Smith recalls one experience from last January. He met a soldier that had been a Marine. He got out and couldn’t handle civilian life, so he re-enlisted in the Army. He had been shot in the face in combat and had a lot of trauma. When he arrived to write he was emotionally reserved, arms crossed, recalls Smith.

“He was having a hard time smiling because of his wounds and his trauma,” says Smith. “After one day of writing, the next day he was the first person back to the retreat. He had a piece of paper with stuff he’d written that night. One day of writing songs with us had opened him up to his own writing.”

“We wrote a song on the second day called ‘Numb,’ about being emotionally numb,” recalls Smith. “After two days of writing he stood up, knocked over his chair, threw his arms open wide, and said, ‘I’m addicted to this, I’ve got to write more. I’ve got to tell my story.’ That, to me, is what it’s all about.”

“We record the songs at the retreat and they are posted on our website,” says Smith. Some have even found their way onto records. Songwriter Radney Foster will be including a song he wrote with three soldiers—Mario Candela, Jimmy Perez, and Manny Orona—as a bonus track on his next album. The song, written in Spanish, is called “No me preguntes,” which means “don’t ask me any questions.”

An interesting added benefit of SongwritingWith:Soldiers has been the sharing of stories and experiences across generations of veterans. For example, Perez and Candela are both post-9/11 veterans, while Orona served in Vietnam.

“When SongwritingWith:Soldiers began we focused on post-9/11 soldiers. Since then, we’ve expanded to work at vet centers and VA hospitals. When you work in those setting it’s about 50/50 post-9/11 and older Vietnam era vets. There’s a lot of similarity in their stories, and at the same time, they had a very different experience coming back to America.”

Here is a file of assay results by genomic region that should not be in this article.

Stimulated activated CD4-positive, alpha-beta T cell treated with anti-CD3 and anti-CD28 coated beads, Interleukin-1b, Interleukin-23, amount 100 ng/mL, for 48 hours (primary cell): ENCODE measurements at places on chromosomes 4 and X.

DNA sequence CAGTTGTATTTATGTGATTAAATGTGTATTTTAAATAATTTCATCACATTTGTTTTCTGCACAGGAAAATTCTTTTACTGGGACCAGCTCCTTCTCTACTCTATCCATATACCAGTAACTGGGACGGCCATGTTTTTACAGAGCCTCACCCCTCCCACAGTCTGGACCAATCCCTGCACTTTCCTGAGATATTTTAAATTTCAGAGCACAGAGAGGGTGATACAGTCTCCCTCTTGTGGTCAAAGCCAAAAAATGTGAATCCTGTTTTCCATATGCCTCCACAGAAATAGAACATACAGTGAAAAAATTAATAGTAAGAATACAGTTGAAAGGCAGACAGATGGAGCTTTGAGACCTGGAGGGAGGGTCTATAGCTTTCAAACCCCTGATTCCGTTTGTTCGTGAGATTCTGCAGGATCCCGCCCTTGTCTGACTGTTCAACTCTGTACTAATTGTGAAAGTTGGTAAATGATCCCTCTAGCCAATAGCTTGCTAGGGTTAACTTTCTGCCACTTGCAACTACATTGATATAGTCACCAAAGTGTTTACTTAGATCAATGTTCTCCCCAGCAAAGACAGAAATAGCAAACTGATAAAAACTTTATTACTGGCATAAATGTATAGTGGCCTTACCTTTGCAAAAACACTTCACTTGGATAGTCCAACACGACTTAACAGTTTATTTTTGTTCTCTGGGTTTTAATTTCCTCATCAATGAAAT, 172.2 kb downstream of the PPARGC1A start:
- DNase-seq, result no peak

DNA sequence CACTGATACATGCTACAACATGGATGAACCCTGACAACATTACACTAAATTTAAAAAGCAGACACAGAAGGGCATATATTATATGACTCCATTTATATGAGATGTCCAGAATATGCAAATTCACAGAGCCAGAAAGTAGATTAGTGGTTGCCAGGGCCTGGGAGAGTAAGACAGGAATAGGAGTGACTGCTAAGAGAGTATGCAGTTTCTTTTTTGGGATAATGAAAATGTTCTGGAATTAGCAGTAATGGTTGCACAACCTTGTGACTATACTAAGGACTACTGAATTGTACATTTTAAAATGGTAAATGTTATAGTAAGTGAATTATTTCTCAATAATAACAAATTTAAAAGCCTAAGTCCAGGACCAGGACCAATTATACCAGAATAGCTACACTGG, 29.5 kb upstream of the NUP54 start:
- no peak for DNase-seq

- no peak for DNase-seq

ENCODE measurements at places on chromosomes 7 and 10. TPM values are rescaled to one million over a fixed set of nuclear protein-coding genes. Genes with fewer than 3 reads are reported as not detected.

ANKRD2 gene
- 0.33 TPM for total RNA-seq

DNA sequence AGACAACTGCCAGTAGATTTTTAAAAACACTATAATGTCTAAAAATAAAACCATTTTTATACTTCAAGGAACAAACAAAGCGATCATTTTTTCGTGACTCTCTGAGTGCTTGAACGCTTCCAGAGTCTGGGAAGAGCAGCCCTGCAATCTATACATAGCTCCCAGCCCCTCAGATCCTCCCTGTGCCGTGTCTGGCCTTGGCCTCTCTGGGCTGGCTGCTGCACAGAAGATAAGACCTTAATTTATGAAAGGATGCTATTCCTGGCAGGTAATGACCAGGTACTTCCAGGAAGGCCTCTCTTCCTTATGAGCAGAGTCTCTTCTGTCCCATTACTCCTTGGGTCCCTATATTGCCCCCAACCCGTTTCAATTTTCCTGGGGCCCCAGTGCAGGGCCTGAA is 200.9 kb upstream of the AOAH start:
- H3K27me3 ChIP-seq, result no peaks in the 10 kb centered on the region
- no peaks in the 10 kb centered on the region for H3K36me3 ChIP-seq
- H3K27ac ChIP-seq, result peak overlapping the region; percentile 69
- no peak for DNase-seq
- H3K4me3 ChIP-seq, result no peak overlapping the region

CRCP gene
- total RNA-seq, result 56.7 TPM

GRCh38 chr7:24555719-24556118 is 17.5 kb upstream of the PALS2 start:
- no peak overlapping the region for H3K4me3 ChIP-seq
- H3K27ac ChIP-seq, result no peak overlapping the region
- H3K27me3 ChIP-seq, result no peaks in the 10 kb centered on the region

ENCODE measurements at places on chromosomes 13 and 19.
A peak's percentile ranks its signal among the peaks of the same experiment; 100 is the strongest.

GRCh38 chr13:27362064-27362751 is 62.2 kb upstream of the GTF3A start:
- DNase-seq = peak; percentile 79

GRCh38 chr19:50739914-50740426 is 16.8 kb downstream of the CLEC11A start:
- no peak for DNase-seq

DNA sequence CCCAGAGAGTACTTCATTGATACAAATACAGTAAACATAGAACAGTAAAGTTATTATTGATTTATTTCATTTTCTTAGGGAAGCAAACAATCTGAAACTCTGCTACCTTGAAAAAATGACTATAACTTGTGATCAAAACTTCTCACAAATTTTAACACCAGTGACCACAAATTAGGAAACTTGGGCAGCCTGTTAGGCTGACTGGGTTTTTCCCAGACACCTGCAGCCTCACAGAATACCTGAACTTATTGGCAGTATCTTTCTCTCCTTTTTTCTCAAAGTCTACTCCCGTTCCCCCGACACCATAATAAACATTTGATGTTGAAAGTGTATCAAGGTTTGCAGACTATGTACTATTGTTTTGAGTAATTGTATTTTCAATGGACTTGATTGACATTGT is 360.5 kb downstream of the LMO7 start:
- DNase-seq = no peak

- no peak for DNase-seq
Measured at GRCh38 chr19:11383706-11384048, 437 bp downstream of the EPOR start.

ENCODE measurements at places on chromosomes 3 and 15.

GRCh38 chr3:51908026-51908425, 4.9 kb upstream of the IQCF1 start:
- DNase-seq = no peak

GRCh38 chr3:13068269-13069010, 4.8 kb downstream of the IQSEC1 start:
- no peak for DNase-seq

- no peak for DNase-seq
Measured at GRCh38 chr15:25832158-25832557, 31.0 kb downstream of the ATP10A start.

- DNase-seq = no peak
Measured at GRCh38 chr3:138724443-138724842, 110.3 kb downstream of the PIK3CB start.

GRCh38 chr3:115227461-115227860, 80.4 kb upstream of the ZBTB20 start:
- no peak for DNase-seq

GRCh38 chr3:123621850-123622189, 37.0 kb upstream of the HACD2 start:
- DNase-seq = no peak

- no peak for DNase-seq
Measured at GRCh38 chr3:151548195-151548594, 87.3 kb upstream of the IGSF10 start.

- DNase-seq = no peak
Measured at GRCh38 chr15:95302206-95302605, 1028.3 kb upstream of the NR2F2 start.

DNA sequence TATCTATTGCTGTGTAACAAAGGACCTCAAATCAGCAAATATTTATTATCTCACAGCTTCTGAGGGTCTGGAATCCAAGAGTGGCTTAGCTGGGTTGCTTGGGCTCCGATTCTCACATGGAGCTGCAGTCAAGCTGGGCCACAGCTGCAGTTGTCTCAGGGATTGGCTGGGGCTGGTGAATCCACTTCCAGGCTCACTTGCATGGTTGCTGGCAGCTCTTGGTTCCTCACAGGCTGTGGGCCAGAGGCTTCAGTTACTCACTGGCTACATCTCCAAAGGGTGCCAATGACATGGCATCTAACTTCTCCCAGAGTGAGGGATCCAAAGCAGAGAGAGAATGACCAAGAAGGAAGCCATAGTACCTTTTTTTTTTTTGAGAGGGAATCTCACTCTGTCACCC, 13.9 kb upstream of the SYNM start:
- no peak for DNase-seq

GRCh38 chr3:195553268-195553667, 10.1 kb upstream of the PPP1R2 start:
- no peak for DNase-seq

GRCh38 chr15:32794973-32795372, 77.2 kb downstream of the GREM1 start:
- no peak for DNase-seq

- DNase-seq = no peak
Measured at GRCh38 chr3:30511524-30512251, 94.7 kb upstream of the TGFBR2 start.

The recordings made at the retreats are inspiring, but Smith’s goals are bigger. “I want to make records, sure. But
SongwritingWith:Soldiers is about the moment where a soldier realizes that he’s told his story and someone has listened, a civilian has listened. My personal goal for SongwritingWith:Soldiers is for the soldier to see a civilian seeing them. And when they do, it’s huge,” he explains. “This isn’t just about the soldiers. It’s about society welcoming them back in.”

“I hoped, in starting this, maybe I could find a way where music and songs could open the door for more people in our culture to see that we have a lot more in common with soldiers than we think, if we, as civilians, will just open our eyes,” he says.

Though the organization welcomes donations, Smith would like people inspired by his story to also take action. “Look around in your community for someone who has served. I would encourage your readers to take their own skills, whatever they are, and look for somebody to serve and it doesn’t have to be a soldier; it could be the person next door,” he says.

Many of the songs co-written with soldiers during the retreats can be sampled and purchased at the website

Cherie Yurco is a former editor at Making Music and has worked as a freelance editor and writer for over 20 years.